- Statements that mention the Performance personality trait discuss how well applications work, that is, if apps drain battery life, use excessive data or if they are slow and laggy.
- Finally, statements classified as mentioning the Value personality trait review applications from the perspective of how their price correlates to the usefulness or enjoyment they bring to users, that is, if an application is totally worth its price or if it requires excessive additional purchases to reach higher levels or unlock more features.
Once all app reviews have been analyzed in order to extract opinionated topic-focused statements, CC generates personality traits-focused summaries of the aggregate opinion of all app reviewers.
CC explores the joined vector spaces defined by the concatenation of sentiment and specific topic vectors and finds the prototypical statements that are most central to each vector space. We call these statements “canonical statements” as they condense the aggregate opinion of all app reviewers about particular personality traits.
CC then proceeds to find the statements that are most similar to each “canonical statement” in order to find their support, that is the number of statements that convey a similar opinion about each particular personality trait.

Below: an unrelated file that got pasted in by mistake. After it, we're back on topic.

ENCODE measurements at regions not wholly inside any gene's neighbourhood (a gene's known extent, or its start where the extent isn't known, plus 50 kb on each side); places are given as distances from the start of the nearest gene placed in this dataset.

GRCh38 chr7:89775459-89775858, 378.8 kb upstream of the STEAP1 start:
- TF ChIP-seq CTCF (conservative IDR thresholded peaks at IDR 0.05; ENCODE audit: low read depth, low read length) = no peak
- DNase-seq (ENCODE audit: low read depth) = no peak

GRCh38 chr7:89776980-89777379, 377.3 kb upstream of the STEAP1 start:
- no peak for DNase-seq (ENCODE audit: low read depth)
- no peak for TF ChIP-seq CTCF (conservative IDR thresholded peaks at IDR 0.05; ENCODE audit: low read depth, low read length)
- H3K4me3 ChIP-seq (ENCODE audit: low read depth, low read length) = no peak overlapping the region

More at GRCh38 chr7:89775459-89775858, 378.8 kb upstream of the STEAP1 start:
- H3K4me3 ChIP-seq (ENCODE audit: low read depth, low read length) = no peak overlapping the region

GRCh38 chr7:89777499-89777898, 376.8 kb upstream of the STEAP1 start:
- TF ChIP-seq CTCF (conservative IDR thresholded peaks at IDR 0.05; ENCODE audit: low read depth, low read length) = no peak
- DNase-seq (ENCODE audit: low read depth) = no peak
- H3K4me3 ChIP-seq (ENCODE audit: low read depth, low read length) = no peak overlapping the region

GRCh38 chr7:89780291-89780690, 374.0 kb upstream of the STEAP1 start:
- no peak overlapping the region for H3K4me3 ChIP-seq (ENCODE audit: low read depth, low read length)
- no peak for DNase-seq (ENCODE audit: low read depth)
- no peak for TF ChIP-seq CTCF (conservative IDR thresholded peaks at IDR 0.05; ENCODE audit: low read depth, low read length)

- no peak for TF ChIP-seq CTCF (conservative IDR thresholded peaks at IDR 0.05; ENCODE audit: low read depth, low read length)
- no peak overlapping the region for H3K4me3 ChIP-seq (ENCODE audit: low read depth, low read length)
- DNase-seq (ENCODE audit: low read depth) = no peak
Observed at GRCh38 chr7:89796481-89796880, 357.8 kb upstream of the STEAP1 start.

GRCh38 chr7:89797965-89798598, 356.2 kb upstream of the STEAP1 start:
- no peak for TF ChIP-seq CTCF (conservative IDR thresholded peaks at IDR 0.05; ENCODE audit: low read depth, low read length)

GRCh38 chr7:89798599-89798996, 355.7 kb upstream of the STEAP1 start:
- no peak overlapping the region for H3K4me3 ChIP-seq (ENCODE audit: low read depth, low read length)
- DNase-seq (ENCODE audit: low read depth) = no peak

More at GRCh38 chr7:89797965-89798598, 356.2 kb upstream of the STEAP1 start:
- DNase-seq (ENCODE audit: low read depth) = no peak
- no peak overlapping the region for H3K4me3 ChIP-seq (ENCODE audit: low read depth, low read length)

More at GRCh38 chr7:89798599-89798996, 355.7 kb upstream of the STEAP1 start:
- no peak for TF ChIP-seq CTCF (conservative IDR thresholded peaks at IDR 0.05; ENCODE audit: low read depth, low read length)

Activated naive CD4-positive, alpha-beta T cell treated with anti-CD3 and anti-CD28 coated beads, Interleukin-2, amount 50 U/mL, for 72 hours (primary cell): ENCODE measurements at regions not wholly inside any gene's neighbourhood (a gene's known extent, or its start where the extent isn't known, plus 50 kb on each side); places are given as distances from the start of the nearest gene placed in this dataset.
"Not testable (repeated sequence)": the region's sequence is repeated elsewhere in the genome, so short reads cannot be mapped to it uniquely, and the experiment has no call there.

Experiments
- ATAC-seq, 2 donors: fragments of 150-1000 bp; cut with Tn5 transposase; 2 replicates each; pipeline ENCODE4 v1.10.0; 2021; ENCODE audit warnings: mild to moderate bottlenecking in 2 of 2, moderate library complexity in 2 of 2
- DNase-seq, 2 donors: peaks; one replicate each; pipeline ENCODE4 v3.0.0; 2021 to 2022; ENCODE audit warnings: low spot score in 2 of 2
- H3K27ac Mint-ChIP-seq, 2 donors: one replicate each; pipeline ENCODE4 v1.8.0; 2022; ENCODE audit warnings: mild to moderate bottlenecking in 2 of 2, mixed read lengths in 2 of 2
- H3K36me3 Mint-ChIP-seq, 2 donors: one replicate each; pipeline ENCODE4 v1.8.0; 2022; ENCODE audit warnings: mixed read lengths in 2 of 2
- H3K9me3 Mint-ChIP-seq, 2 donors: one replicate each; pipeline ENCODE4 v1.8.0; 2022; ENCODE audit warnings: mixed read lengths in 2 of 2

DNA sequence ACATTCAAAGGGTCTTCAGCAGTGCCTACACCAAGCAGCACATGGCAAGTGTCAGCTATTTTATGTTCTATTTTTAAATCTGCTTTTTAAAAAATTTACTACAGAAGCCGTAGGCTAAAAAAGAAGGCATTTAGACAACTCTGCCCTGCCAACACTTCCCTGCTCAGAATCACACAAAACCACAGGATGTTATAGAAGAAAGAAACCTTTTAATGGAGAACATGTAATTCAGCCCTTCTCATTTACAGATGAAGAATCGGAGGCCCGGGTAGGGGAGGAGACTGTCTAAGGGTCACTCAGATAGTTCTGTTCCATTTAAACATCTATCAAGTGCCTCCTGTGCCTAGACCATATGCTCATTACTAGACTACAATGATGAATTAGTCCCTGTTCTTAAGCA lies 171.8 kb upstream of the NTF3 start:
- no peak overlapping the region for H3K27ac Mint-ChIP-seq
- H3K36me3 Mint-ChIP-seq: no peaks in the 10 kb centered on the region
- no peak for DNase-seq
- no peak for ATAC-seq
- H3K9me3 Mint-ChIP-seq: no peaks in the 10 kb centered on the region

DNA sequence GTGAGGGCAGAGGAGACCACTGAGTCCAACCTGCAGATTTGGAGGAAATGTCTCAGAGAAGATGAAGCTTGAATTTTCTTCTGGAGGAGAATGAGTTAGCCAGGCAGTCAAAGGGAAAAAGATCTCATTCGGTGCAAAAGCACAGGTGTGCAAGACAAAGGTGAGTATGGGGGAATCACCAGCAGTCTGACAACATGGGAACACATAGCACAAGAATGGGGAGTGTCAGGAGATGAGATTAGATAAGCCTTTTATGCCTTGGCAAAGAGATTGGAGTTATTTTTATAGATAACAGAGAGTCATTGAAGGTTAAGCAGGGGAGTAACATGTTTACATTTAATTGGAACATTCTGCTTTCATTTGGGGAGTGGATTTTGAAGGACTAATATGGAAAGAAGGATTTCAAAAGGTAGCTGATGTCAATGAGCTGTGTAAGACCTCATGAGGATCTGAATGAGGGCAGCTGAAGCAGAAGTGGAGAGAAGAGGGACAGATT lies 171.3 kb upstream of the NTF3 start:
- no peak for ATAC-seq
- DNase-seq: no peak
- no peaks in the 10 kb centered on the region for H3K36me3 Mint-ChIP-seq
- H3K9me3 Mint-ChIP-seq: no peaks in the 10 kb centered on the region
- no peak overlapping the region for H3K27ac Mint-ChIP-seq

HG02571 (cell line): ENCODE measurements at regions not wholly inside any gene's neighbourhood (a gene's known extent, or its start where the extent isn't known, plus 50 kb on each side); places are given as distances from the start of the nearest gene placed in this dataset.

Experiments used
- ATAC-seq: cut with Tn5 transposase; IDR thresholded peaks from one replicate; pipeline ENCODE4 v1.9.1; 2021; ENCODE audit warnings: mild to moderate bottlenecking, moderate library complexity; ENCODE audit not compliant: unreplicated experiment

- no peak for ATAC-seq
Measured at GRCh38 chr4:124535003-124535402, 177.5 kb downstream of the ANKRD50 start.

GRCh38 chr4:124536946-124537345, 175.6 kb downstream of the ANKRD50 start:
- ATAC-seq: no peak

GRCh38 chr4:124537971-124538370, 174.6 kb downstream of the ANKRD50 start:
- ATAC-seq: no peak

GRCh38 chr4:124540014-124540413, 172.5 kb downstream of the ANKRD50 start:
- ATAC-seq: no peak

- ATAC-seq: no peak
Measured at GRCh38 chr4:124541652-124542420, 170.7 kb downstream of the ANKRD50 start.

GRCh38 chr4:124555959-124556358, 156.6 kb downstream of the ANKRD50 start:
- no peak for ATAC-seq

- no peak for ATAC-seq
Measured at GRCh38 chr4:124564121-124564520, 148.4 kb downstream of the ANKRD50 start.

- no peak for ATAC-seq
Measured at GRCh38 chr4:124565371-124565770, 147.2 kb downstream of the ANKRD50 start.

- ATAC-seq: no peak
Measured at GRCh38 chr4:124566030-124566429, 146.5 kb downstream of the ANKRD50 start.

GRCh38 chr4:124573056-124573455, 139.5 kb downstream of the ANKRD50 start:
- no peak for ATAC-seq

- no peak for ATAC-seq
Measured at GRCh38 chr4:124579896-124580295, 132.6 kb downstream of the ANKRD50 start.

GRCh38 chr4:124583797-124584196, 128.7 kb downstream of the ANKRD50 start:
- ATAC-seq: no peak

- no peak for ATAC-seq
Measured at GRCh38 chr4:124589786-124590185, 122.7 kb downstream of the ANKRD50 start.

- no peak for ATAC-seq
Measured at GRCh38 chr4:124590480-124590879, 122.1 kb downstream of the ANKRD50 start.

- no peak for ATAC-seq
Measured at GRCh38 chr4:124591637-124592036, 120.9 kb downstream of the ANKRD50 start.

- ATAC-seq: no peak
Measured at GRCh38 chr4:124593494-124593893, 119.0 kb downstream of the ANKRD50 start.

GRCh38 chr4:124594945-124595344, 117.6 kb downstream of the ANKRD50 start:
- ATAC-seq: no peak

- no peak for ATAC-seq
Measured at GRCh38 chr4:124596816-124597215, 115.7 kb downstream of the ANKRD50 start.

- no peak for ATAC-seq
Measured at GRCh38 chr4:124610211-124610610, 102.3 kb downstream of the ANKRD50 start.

In addition to highlighting the statements that better summarize the aggregate opinion of all app reviewers, CC calculates a global score, which we call Metascore, that ranks applications according to the degree to which app reviewers like an application. In order to calculate the Metascore, we first calculate a score for each individual personality trait by finding the ratio of positive and negative statements extracted from app reviews.
Subsequently, the personality traits scores are aggregated and combined with the overall star score that app reviewers assigned to each application.
Finally, this combined score is weighted using a confidence factor in order to reflect the number of reviews analyzed to derive it, so that applications with more reviews, thus with higher confidence in the score assigned to them, have more prevalence than applications for which fewer were analyzed to calculate their global Metascore.
CrowdChunk is deep summarization software, build with the Codeq API, that leverages the powers of sentiment analysis, linguistic socio-pragmatics, and topical and behavioral focus to offer a nuanced topic-focused summarization solution to an issue caused by vast amounts of unstructured data, app reviews. By deploying sophisticated Machine Learning algorithms and natural language processing technologies to analyze app reviews and detect prototypical statements that condense reviewers’ aggregate perspective on a set of curated topics, we can turn noise into actionable signal.